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Vol. LXVII, No. 13
June 19, 2015
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Digest

A Patient’s Budding Cortex—in a Dish?

Budding brain-like “human cortical spheroids” grow in a Petri dish.

Budding brain-like “human cortical spheroids” grow in a Petri dish.

Photo: Sergiu Pasca, Stanford University

A patient tormented by suicidal thoughts gives his psychiatrist a few strands of his hair. She derives stem cells from them to grow budding brain tissue harboring the secrets of his unique illness in a Petri dish. She uses the information to genetically engineer a personalized treatment to correct his brain circuit functioning. Just sci-fi? Yes, but...

An evolving “disease-in-a-dish” technology, funded by NIH, is bringing closer the day when such a seemingly futuristic personalized medicine scenario might not seem so far-fetched. Scientists have perfected mini cultured 3-D structures that grow and function much like the outer mantle—the key working tissue, or cortex—of the brain of the person from whom they were derived. Strikingly, these “organoids” buzz with neuronal network activity. Cells talk with each other in circuits, much as they do in our brains.

The work with what are called “human cortical spheroids” appeared May 25 online in the journal Nature Methods.

“There’s been amazing progress in this field over the past few years,” said NIMH director Dr. Thomas Insel, whose institute provided most of the funding for the study. “The cortex spheroids grow to a state in which they express functional connectivity, allowing for modeling and understanding of mental illnesses. They do not even begin to approach the complexity of a whole human brain. But that is not exactly what we need to study disorders of brain circuitry. As we seek advances that promise enormous potential benefits to patients, we are ever mindful of the ethical issues they present.”

NIH Study Finds Alcohol Use Disorder on the Rise

Alcohol use disorder, or AUD, is the medical diagnosis for problem drinking that causes mild to severe distress or harm. A new study supported by the National Institute on Alcohol Abuse and Alcoholism reports that nearly one-third of adults in the United States have an AUD at some time in their lives, but only about 20 percent seek AUD treatment. The study also reveals a significant increase in AUDs over the last decade. The new findings were reported online June 3 in JAMA Psychiatry.

“These findings underscore that alcohol problems are deeply entrenched and significantly under-treated in our society,” said NIAAA director Dr. George Koob. “The new data should provide further impetus for scientists, clinicians and policy makers to bring AUD treatment into the mainstream of medical practice.”

A team of researchers led by Dr. Bridget F. Grant of NIAAA conducted more than 36,000 face-to-face interviews of U.S. adults as part of the 2012-2013 National Epidemiologic Survey on Alcohol and Related Conditions III (NESARC-III). NESARC III is a continuation of the largest study ever conducted on the co-occurrence of alcohol use, drug use and related psychiatric conditions. The original NESARC survey was conducted in 2001-2002.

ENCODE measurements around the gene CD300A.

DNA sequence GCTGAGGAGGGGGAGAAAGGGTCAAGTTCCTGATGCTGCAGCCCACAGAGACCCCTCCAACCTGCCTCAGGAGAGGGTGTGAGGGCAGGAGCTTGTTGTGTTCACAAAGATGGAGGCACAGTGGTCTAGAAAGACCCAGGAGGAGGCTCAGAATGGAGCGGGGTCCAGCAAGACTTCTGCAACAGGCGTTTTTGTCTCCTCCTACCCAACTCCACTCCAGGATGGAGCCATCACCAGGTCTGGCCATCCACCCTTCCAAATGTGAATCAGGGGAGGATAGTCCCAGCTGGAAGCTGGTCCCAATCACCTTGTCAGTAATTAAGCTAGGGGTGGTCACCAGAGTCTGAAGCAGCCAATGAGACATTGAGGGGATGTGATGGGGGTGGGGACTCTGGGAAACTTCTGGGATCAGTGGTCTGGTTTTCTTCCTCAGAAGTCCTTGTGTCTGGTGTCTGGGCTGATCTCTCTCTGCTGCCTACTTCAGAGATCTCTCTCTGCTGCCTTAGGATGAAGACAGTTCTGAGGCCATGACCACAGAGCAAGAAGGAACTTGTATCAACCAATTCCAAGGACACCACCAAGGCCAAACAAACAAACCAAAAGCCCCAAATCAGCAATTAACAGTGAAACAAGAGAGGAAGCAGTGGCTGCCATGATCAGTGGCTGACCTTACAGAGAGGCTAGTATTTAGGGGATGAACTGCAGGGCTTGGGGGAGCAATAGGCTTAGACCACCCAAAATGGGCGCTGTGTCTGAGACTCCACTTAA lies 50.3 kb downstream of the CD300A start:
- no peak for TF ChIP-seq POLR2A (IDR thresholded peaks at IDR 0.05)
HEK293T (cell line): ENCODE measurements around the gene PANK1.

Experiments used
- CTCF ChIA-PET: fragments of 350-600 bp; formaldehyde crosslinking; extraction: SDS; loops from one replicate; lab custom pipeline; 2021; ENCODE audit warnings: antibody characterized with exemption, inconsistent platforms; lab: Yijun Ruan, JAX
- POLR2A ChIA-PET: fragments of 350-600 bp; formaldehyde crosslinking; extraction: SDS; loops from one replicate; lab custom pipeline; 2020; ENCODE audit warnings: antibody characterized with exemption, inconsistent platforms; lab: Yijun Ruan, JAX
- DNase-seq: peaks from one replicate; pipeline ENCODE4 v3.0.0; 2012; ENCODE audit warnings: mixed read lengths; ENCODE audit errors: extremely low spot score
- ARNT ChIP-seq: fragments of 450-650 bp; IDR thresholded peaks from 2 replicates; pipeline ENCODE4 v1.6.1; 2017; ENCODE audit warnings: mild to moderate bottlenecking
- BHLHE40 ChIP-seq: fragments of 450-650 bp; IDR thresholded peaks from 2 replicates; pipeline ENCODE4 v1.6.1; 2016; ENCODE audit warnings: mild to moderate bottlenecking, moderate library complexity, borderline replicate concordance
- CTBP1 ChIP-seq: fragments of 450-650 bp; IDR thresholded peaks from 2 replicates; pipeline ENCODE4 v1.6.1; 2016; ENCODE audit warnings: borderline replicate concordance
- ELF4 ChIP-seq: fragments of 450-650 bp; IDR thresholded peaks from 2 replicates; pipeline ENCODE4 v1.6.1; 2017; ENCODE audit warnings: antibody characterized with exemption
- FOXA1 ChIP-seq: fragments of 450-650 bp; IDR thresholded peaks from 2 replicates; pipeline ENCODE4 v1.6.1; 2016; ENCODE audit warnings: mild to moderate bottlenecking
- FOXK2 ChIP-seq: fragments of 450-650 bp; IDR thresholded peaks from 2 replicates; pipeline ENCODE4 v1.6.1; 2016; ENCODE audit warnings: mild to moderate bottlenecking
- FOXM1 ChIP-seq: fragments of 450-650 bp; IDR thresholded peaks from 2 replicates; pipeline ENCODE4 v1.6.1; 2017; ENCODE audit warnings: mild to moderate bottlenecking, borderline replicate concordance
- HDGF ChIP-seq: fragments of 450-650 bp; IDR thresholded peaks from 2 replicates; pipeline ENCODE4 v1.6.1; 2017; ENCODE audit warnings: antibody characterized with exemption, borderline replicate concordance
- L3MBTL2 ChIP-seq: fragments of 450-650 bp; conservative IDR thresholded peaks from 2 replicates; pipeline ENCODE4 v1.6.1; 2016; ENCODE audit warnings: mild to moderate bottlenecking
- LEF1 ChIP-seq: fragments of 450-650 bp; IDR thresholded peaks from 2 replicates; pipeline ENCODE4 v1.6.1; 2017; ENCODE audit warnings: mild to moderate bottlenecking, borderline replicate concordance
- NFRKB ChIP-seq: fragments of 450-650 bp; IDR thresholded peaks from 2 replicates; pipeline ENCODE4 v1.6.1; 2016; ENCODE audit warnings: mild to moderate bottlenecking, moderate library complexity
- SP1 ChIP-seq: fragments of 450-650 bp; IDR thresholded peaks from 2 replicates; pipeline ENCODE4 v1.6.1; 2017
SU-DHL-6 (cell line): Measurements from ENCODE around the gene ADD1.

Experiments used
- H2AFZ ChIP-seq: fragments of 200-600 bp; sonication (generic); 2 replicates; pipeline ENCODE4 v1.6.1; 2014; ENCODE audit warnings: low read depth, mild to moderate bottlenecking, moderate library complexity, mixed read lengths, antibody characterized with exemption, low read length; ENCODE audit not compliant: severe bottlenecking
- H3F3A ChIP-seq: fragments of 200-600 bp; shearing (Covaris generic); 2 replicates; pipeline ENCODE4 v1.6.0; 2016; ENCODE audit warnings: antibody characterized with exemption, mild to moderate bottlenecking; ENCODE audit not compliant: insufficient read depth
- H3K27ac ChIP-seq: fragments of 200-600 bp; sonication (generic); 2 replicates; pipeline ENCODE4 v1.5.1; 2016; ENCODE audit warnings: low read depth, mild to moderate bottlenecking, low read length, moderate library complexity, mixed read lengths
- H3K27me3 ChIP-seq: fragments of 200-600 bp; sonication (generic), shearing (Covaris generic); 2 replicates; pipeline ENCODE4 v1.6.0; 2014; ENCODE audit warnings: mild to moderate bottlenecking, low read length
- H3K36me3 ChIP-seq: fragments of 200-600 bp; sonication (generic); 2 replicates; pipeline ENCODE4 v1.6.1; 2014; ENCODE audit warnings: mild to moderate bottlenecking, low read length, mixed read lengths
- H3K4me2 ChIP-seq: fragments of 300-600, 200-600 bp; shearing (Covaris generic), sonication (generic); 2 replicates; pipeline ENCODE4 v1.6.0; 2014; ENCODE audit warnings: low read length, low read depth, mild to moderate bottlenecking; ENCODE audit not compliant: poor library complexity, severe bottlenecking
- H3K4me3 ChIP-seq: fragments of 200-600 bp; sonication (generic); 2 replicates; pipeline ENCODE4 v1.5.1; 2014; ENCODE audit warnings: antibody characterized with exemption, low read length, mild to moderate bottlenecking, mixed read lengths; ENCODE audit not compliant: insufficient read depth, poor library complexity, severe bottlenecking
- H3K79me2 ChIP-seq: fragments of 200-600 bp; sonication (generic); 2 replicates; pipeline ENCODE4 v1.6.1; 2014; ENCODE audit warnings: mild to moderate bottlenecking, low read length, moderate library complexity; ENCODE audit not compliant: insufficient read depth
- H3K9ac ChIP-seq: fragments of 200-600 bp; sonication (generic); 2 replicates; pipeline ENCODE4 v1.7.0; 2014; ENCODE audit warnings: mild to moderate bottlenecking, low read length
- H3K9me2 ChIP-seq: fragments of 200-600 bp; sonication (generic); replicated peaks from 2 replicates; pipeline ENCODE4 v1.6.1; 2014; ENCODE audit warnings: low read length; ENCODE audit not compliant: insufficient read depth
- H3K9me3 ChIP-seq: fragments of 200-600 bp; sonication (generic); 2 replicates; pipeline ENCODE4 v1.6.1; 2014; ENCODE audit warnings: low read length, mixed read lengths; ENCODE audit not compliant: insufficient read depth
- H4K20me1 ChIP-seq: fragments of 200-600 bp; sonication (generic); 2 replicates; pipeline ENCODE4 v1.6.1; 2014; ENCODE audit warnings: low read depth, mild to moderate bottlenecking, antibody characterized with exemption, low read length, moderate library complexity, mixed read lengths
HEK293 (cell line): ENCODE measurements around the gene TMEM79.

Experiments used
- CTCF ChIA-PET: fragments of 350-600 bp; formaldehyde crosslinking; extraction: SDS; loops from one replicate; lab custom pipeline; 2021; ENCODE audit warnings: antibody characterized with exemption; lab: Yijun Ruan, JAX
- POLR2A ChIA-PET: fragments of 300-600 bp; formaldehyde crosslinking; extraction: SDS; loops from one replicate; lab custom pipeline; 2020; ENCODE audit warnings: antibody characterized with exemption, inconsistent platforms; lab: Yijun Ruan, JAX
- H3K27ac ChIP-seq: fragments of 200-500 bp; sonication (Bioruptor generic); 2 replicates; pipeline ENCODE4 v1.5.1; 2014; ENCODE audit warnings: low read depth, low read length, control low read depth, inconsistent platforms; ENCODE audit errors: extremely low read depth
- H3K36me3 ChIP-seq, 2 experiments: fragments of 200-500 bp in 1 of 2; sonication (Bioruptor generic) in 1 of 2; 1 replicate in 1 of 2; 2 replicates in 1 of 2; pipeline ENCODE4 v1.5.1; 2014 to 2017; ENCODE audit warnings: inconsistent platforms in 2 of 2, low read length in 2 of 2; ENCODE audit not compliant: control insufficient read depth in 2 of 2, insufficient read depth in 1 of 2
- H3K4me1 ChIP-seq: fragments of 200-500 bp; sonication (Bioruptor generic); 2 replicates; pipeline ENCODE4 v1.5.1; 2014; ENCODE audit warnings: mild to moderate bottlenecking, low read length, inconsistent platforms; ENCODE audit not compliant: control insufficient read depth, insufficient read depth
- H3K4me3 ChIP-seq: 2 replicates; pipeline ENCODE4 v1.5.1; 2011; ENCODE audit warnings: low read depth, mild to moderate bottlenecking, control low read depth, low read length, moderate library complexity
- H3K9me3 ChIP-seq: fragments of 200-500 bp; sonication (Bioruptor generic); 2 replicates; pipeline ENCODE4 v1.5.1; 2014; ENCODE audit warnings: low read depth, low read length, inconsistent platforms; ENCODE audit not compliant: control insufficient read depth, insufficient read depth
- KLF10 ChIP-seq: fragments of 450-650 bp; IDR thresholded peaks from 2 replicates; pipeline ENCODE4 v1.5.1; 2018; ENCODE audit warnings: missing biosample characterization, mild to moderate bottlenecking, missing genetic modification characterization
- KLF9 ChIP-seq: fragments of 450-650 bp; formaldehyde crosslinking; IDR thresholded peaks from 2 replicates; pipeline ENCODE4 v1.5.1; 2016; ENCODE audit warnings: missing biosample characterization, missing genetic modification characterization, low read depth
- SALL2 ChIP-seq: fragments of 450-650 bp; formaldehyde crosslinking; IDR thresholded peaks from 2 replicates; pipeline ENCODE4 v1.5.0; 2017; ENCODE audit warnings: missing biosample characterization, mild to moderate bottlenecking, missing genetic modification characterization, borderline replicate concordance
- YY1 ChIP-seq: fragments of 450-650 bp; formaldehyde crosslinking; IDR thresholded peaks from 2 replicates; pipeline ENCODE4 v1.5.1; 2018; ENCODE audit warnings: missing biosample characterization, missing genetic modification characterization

NIH Researchers Pilot Predictive Medicine by Studying Healthy People’s DNA

A new study by NIH scientists has turned traditional genomics research on its head. Instead of trying to find a mutation in the genomic sequence of a person with a genetic disease, they sequenced the genomes of healthy participants, then analyzed the data to find “putative,” or presumed, mutations that would almost certainly lead to a genetic condition.

Out of almost 1,000 volunteers whose genomes were examined, about 100 had genomic variants predicting that they would have a rare disease. Almost half of them indeed had the disease when researchers went back and carefully evaluated them, said NHGRI’s Dr. Leslie Biesecker, corresponding author of the study published June 4 in the American Journal of Human Genetics.

“We were surprised that this many individuals had positive findings in a group of individuals that is basically healthy,” said Dr. Jennifer Johnston, lead author and staff scientist in NHGRI’s clinical genetics section. The research is part of ClinSeq, a large-scale, NIH research study that explores the fundamental medical, molecular and bioinformatic challenges facing individualized genome sequencing in a clinical research setting.

Once they identified participants with genomic mutations, researchers called them back to the clinic to give them a customized work-up. They called this method of looking at the person after looking at the genomic data “iterative phenotyping.”

“We achieved about a 50 percent accuracy of predicting disease in people not knowing anything about their health status beforehand,” Biesecker said. In other words, the researchers changed the odds of these patients having one of these diseases from something like 1 in 50,000 to 1 in 2.

Given this accuracy, Biesecker is upbeat about the future of genomic medicine. “These results show that you can dramatically improve your predictions based on genome sequence information.”


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